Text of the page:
parents calling for baseball coach’s head..what does the administration do?


1 Response to “parents calling for baseball coach’s head..what does the administration do?”

  1. April 19, 2010 at 8:04 AM

    Apr. 16–LAKEPORT — All but two of Clear Lake High School’s varsity baseball players asked that their coaching staff be replaced on Tuesday while meeting with a representative of the Record-Bee.

    That’s probably not going to happen.

    “Since our coach didn’t do anything legally wrong, there’s no reason to replace him,” Clear Lake High School athletic director Glenn “Milo” Meyer said. “We don’t replace a coach just because players or their parents don’t like him. If we did that, we’d change coaches every year.”

    The varsity players, who spoke with the Record-Bee for 30 minutes and aired various grievances ranging from “unproductive practices” to “rules that aren’t enforced,” said they have tried to work things out with their coach and have attempted to enlist the help of the school’s administration in solving the problems they have with head coach Paul Larrea, now in his third varsity season.

    “I wrote a letter (to the athletic director) that 33 people signed. They (school administrators) didn’t do anything,” senior pitcher Bryan Edwards said.

    Meyer said he did receive the letter and did speak with Larrea.

    “I saw the letter, I addressed the points of interest with Paul,” Meyer said. “Their biggest concern seemed to be he didn’t work them hard enough in practice.”

    “Our practices are unproductive,” senior outfielder Jason Edwards said. “We’re not learning baseball that will get us to the next level.”

    “We know what a good practice is,” senior pitcher and shortstop

    Ryan Richardson said. “We would respect a coach who was a jerk to us if he was helping us become better players.”

    “I don’t have any comment because the players did not talk to me first,” Larrea said when initially asked about his players’ meeting with the Record-Bee. “Usually these things are settled in a team meeting, but what’s done is done.”

    Bryan Edwards said players attempted to work out issues they had with the quality of team practices a year ago, but nothing came of it.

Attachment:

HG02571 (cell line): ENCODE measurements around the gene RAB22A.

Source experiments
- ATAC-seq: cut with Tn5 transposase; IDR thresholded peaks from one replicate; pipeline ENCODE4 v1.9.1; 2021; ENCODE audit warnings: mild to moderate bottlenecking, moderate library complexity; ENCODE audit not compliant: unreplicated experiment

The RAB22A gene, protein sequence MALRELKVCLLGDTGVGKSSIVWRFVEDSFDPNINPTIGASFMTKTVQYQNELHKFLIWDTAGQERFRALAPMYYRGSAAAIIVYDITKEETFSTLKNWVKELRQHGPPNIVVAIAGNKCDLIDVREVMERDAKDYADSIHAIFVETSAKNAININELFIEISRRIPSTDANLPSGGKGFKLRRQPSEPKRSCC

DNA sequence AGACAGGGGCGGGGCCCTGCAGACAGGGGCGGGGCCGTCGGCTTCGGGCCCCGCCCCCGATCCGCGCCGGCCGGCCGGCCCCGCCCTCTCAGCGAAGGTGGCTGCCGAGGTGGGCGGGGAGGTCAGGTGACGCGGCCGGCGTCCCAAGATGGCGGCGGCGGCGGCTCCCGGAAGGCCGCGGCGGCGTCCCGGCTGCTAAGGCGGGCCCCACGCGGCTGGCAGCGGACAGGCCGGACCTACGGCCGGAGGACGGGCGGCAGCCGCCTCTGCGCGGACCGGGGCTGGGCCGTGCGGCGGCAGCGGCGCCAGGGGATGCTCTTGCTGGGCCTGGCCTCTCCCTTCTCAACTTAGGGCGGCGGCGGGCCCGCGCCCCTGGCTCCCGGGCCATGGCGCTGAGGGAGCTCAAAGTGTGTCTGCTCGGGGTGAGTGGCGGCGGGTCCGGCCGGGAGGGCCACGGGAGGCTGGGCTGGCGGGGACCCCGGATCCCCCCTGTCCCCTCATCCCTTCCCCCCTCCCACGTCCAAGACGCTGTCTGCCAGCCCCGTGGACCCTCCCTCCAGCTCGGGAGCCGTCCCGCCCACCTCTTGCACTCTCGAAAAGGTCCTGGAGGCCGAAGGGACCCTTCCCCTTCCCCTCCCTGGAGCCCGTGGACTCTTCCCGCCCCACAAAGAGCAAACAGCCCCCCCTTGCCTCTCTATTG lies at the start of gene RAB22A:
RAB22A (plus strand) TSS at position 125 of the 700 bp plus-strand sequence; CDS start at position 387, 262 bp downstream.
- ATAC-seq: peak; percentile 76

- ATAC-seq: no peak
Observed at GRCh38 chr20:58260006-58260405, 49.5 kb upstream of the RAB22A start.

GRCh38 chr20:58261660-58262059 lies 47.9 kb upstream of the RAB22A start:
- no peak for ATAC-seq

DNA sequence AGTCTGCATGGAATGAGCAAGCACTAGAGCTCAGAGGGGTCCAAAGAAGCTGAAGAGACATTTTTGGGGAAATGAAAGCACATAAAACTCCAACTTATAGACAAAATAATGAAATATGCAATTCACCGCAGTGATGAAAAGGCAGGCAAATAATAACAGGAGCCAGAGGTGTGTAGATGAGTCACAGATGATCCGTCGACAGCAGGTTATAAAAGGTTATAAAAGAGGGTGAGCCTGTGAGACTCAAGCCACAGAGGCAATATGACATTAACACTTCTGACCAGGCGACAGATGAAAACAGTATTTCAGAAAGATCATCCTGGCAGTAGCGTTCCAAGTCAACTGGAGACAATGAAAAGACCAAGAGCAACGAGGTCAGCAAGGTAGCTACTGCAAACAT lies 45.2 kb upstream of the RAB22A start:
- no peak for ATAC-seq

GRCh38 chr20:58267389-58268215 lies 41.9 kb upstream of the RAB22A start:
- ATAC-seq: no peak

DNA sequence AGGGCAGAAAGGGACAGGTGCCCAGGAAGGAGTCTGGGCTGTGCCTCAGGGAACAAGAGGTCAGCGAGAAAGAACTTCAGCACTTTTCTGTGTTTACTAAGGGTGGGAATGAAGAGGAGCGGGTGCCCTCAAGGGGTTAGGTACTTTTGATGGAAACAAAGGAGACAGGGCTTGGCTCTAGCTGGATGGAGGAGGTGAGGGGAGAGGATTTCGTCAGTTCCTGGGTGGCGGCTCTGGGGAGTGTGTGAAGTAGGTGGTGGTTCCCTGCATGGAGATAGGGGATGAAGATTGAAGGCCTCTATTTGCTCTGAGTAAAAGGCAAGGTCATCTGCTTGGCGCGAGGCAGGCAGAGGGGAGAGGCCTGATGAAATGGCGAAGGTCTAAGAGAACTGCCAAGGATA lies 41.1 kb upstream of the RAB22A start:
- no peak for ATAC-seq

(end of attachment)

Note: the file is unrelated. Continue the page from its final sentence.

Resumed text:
“We were tired of it (last year), so we sat down with them (coaches) for an hour in that building right behind you (a portable located on the asphalt that separates the school’s gym from the baseball field) for an hour and a half and talked about what we needed to do to improve. They laughed at us. We convinced them to do some things … we did it for one practice and that was it.”

    The players also said they tried to discuss their grievances with Larrea Tuesday morning during school but he wouldn’t meet with them.

    “It was between second and third periods,” Larrea said. “Had I stopped to talk with them they would have been late to class. That wasn’t the time to meet with them. They should have talked to me first.”

    “That’s really not the time to settle something like that,” Meyer agreed. “That’s something you do after school, at practice or after practice, not during school.”

    Tuesday’s meeting with the press took place less than 24 hours after one of the team’s best players, Jesse Phillips, was dismissed from the squad.

    “He asked me a question (at practice Monday) and I answered it,” Phillips said of Larrea. “He told us, If you think practices are unproductive, leave right now.’ So I left. He told me if I took another step I was off the team, so I took another step. Today (Tuesday) he told me I could come back.”

    “Nobody here wants to quit,” Bryan Edwards answered when asked what would happen if Larrea and assistant coaches Gary Milhaupt and Noel McCormack remained in place.

    “I don’t want to lose my senior year of baseball. I want to go to the playoffs and experience it,” Phillips said.

    “If the same coaches are here next year, I may not come back,” sophomore Steven Edwards added.

    Meyer, the varsity football coach at Clear Lake for 12 years, said one of the reasons he stepped down after the 2008 season was the increasing distraction unhappy parents of players cause in a team sport.

    “Are we getting to a point where kids are going to determine who coaches at a school?” Meyer said. “They (varsity baseball coaching staff) have done everything they’re supposed to do, nothing wrong. Why should they lose their jobs?

    “Where do you draw the line?” Meyer added. “We’re paying coaches absolutely nothing to do a difficult job and this is what they get.”

    If players are unhappy, they always have the option to quit, according to Meyer.

    That’s what happened in 2008, Larrea’s first year at the varsity level. Two of the Cardinals’ top players, Roman Rose and James Robinson, quit late in the season while the team still had a chance to make the playoffs.

    “We just want a coach who will discipline us … one that we respect,” Phillips said.

    “I understand they’re unhappy,” Meyer said. “But they should work it out with their coach.”

    Larrea said a team meeting late Tuesday afternoon addressed many of the issues the players brought to the attention of the Record-Bee earlier in the day.

    “We’ve got a big week and a great opportunity to get a couple of wins at home,” Larrea said. “That should be our focus.”

    Clear Lake lost 2-0 to Cloverdale on Wednesday afternoon in the North Central League I South opener for both teams, a contest in which Cloverdale pitcher Robby Rowland threw a perfect game. The Cardinals (9-4) host St. Vincent today in another big league game at 4 p.m.

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